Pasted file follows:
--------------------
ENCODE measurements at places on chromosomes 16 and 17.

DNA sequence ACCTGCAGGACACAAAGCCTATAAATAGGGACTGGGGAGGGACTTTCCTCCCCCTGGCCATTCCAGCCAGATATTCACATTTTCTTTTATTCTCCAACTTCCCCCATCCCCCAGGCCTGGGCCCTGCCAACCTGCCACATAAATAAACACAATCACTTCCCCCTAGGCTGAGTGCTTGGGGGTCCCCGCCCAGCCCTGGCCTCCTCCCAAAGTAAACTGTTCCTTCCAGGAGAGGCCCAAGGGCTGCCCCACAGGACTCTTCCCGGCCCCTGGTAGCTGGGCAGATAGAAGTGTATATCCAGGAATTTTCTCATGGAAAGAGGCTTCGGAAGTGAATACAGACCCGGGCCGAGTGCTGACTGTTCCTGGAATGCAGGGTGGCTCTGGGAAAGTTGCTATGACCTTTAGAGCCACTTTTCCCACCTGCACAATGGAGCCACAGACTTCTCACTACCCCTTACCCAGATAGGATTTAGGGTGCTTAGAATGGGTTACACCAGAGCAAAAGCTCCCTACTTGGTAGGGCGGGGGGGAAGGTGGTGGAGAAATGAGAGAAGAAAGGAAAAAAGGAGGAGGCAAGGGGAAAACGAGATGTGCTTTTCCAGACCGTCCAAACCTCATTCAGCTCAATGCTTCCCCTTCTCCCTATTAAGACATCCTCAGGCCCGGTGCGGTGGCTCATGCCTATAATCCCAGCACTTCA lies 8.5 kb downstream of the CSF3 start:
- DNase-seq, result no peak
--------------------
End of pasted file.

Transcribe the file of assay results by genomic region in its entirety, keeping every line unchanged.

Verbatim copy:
ENCODE measurements at places on chromosomes 16 and 17.

DNA sequence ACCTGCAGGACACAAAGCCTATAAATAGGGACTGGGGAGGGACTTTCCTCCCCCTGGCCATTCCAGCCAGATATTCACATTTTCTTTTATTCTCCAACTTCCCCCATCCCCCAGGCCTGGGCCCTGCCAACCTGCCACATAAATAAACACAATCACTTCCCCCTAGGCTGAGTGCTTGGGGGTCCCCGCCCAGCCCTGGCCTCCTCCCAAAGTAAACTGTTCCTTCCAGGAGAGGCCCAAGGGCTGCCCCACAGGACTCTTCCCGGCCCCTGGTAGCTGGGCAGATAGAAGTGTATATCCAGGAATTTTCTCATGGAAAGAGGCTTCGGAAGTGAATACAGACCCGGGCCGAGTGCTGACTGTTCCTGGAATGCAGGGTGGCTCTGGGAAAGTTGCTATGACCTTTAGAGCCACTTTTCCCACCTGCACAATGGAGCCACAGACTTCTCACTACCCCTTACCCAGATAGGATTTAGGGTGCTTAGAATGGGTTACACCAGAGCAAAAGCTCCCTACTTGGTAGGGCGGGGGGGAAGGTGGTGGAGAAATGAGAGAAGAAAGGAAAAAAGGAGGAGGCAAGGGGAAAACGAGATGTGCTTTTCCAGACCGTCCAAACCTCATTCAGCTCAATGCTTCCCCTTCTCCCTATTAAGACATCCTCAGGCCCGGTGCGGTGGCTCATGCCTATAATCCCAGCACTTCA lies 8.5 kb downstream of the CSF3 start:
- DNase-seq, result no peak